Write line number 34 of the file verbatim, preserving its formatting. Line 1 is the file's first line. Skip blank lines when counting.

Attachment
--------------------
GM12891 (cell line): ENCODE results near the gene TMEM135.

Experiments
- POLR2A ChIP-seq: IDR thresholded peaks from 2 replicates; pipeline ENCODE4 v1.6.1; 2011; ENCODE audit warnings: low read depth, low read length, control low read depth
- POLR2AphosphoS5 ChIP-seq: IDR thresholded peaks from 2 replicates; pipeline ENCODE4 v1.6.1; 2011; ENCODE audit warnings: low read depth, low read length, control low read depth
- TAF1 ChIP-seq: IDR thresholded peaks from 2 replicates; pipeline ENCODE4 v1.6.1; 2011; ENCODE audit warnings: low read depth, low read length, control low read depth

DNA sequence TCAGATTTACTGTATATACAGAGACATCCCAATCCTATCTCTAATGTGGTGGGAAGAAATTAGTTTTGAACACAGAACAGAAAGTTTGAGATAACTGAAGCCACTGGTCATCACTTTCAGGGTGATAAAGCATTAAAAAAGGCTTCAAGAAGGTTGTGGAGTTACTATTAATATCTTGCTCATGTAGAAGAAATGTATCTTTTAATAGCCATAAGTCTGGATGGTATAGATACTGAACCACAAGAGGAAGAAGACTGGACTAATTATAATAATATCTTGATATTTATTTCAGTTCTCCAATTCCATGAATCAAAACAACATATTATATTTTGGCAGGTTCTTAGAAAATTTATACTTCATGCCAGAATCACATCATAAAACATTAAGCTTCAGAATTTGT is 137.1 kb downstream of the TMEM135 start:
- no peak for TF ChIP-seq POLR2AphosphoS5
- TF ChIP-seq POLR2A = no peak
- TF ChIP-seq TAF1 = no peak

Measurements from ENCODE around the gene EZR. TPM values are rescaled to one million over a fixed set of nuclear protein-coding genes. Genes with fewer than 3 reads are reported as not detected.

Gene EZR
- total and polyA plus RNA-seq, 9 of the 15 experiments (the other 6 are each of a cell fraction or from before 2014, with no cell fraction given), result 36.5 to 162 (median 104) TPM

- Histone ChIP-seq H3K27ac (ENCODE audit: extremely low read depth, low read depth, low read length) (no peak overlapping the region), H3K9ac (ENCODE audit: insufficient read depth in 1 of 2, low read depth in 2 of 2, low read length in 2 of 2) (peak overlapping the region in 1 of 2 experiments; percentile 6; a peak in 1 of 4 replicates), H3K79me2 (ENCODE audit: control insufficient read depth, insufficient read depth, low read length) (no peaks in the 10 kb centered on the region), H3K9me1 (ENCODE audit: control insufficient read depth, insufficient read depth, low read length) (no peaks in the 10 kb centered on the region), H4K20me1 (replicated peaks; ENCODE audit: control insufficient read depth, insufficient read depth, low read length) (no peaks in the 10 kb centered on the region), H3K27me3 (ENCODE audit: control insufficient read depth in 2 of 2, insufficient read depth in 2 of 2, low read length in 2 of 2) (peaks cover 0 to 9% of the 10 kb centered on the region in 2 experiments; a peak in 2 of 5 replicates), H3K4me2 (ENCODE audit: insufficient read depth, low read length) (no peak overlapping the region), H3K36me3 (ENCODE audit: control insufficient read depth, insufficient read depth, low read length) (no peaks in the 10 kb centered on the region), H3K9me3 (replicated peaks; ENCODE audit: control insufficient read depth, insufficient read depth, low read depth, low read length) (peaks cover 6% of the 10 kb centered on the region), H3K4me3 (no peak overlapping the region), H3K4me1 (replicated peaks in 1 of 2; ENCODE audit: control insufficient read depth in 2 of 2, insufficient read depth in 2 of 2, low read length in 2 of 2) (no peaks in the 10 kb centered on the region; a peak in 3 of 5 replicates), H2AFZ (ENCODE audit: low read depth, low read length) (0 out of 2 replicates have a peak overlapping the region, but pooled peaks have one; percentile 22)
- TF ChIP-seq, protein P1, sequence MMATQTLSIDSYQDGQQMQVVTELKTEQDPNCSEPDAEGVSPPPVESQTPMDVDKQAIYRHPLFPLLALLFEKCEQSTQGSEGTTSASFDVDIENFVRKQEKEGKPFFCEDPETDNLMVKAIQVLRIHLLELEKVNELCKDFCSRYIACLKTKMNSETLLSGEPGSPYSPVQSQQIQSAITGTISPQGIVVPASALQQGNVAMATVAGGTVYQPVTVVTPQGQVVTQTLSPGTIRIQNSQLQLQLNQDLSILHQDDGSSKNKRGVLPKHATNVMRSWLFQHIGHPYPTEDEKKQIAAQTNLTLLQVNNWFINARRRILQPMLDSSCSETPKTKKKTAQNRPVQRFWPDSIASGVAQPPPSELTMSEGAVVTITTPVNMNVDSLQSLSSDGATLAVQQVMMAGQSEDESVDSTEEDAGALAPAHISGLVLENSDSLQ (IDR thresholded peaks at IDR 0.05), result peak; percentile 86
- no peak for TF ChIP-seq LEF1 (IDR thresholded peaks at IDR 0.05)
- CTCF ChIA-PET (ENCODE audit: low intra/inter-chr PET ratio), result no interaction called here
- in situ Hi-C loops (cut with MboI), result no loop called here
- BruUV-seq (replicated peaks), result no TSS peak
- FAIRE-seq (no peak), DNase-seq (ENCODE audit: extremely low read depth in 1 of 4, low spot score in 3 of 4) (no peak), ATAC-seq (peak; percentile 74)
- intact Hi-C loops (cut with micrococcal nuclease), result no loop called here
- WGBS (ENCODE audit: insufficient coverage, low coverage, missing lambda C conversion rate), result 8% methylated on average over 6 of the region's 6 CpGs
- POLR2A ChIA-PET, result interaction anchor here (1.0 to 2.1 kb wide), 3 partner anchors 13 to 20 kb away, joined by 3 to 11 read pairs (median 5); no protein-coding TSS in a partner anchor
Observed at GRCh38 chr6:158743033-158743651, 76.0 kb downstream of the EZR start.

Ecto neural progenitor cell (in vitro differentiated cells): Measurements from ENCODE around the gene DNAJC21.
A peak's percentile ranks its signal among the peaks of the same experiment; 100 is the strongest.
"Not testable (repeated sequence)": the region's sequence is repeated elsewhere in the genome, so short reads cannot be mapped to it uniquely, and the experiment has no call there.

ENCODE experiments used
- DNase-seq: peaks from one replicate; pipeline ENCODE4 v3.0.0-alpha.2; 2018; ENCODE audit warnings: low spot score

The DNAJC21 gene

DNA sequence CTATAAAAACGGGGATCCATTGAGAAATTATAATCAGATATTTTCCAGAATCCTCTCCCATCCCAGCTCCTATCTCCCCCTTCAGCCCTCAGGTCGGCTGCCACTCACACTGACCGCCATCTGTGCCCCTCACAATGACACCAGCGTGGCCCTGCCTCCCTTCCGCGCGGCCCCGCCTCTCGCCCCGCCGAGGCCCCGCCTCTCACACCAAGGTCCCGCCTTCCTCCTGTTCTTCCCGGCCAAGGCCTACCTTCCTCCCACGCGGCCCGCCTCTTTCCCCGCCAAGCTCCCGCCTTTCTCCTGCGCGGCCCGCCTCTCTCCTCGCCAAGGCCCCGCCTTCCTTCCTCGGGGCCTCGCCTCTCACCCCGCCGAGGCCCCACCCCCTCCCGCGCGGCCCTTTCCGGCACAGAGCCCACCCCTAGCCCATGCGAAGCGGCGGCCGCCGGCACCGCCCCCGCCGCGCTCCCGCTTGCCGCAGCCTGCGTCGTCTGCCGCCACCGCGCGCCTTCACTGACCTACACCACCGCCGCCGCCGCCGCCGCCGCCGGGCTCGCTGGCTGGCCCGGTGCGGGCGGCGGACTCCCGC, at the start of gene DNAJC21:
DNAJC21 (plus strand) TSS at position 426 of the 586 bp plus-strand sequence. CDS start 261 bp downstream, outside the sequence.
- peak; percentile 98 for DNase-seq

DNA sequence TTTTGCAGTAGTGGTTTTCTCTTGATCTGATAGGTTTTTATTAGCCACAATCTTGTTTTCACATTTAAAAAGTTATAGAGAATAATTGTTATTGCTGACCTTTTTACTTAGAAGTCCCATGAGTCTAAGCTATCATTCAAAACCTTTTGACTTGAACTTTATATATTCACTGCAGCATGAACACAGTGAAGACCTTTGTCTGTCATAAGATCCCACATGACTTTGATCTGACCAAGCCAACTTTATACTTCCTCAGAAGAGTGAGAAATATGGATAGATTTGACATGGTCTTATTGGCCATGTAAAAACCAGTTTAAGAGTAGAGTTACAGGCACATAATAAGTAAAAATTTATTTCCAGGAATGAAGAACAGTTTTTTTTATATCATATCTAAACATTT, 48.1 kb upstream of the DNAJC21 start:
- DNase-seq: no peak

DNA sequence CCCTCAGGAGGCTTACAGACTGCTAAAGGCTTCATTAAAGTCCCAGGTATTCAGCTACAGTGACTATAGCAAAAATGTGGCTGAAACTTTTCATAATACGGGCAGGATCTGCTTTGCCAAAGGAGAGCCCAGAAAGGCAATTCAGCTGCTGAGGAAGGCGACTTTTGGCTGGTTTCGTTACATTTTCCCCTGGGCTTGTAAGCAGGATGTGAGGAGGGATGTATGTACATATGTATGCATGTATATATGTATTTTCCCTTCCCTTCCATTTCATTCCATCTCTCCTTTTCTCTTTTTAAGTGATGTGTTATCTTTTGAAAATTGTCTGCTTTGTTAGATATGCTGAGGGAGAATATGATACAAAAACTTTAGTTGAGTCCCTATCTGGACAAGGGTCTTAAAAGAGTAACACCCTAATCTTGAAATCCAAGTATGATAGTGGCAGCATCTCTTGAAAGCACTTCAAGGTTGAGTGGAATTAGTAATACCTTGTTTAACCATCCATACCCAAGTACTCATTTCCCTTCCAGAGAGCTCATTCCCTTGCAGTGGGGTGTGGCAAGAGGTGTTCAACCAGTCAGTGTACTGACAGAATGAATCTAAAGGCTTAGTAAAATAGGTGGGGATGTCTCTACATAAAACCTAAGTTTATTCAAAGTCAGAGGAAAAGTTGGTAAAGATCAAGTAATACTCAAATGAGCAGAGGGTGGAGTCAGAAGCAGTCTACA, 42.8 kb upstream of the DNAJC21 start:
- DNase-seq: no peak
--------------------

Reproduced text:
- DNase-seq: no peak